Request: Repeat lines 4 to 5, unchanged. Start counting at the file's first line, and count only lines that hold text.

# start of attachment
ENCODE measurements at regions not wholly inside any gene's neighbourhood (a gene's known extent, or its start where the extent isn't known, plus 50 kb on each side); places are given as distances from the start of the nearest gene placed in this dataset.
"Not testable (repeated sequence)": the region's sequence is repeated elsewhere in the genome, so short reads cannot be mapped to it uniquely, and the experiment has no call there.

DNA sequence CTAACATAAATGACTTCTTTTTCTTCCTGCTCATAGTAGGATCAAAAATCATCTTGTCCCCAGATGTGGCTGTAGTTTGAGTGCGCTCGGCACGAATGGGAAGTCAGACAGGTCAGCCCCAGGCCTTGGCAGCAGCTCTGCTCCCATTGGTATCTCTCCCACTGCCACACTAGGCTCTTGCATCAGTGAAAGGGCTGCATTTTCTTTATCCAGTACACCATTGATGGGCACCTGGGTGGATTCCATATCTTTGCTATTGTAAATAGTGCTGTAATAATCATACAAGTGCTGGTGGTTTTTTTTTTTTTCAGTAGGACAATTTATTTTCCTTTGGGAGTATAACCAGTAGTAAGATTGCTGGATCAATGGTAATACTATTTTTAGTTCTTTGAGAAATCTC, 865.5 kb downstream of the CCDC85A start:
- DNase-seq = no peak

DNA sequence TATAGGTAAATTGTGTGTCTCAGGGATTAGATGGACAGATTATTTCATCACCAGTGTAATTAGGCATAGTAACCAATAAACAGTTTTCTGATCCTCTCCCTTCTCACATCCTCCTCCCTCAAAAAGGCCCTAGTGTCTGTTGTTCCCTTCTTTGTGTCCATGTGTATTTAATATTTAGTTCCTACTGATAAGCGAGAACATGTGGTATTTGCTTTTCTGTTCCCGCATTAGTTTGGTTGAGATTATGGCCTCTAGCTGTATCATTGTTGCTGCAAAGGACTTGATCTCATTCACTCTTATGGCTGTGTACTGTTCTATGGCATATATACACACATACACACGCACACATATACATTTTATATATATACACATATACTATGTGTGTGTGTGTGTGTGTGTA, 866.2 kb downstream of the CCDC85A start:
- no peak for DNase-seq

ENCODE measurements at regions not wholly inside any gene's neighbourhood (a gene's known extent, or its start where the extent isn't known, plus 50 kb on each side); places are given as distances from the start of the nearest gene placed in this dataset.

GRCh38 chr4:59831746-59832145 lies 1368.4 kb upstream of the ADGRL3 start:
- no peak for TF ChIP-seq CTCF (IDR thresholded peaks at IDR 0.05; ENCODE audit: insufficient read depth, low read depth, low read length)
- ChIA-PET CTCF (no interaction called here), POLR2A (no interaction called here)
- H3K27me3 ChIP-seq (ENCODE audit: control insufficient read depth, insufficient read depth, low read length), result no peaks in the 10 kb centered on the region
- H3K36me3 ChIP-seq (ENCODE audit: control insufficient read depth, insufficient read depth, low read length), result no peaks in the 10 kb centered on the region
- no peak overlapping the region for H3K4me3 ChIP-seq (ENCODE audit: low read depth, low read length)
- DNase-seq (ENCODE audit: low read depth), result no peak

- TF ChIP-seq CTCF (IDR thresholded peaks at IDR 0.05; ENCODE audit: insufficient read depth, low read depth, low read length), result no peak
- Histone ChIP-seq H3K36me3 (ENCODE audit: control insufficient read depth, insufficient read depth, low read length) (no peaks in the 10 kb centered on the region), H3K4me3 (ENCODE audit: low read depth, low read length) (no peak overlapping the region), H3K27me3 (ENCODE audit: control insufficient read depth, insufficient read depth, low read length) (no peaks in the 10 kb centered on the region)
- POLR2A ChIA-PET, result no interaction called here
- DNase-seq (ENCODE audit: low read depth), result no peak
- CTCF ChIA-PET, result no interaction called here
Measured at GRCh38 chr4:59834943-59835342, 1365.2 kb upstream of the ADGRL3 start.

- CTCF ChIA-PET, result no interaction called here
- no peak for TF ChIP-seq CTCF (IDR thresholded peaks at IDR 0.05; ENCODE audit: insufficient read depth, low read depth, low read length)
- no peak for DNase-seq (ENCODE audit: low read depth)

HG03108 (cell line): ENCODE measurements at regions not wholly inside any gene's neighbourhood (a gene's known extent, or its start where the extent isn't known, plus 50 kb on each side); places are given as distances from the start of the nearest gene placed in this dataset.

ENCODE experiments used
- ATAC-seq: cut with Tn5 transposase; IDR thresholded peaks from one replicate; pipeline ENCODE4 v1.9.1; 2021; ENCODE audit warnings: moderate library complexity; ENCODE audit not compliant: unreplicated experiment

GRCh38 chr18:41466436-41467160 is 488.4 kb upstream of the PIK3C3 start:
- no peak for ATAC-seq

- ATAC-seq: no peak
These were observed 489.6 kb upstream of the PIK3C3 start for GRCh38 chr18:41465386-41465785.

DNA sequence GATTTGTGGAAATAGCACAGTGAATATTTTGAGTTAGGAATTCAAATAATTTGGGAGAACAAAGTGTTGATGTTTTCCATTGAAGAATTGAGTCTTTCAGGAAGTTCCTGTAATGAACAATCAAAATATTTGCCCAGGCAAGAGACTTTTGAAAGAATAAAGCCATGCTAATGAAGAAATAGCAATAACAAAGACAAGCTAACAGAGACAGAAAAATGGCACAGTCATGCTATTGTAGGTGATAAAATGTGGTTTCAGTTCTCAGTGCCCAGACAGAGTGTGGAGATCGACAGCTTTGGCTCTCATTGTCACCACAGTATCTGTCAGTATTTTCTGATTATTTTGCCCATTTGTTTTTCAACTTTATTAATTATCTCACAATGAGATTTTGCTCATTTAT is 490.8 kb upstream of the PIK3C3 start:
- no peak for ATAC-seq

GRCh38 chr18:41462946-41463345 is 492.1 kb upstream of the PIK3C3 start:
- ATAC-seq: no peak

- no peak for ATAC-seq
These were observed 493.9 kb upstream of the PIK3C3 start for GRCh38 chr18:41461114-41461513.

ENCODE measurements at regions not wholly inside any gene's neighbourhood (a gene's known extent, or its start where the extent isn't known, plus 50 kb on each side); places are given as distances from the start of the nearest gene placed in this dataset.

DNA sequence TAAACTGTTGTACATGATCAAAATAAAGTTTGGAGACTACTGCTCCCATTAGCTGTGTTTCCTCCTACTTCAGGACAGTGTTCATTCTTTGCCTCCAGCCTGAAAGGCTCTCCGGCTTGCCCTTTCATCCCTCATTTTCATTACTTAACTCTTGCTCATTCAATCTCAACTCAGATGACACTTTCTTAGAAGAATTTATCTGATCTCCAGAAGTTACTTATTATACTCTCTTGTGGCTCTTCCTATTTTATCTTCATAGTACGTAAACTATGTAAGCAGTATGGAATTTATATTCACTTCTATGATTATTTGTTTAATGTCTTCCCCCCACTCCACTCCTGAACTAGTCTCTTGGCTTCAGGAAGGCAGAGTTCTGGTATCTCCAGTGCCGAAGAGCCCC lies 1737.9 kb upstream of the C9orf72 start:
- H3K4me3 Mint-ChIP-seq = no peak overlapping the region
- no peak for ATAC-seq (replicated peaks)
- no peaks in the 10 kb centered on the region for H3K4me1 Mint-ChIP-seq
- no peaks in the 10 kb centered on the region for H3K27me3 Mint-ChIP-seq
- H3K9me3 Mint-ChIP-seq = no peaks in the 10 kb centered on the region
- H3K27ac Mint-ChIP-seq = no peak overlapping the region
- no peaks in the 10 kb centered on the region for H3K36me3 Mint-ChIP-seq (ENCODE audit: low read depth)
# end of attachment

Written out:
- DNase-seq = no peak

DNA sequence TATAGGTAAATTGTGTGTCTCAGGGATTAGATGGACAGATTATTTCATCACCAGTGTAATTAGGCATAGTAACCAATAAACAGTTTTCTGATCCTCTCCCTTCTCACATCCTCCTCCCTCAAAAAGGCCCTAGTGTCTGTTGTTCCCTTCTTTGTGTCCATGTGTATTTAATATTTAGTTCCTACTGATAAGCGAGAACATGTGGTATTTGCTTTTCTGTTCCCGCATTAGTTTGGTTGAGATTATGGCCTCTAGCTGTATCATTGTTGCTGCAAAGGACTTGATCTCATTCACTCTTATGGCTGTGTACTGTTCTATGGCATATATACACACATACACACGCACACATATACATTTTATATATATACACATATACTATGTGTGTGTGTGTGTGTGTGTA, 866.2 kb downstream of the CCDC85A start: